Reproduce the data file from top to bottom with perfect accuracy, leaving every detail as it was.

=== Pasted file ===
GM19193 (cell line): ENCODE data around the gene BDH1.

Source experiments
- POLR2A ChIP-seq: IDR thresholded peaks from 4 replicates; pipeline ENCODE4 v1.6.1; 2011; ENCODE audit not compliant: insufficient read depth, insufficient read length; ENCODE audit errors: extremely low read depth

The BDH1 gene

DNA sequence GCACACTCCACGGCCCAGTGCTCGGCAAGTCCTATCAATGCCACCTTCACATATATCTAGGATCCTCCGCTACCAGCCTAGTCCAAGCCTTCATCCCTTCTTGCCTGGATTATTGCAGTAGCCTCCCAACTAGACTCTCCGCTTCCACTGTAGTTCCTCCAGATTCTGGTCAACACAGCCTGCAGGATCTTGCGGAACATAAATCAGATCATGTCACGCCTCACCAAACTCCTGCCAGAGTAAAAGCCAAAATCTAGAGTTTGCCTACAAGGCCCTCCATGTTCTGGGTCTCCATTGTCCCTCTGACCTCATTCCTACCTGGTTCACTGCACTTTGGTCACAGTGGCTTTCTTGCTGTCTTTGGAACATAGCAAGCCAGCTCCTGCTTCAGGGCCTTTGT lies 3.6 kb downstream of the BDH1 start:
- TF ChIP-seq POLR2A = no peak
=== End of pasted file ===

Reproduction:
GM19193 (cell line): ENCODE data around the gene BDH1.

Source experiments
- POLR2A ChIP-seq: IDR thresholded peaks from 4 replicates; pipeline ENCODE4 v1.6.1; 2011; ENCODE audit not compliant: insufficient read depth, insufficient read length; ENCODE audit errors: extremely low read depth

The BDH1 gene

DNA sequence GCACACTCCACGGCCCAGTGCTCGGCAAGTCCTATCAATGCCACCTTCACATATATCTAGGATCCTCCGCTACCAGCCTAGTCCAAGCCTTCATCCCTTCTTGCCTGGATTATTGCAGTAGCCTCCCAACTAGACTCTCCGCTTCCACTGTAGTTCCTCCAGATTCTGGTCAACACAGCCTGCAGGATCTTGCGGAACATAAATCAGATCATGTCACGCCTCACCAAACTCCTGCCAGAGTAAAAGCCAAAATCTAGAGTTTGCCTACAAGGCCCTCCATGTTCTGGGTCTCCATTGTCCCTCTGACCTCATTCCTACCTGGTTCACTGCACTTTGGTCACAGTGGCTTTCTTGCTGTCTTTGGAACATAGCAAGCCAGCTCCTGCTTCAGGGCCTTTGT lies 3.6 kb downstream of the BDH1 start:
- TF ChIP-seq POLR2A = no peak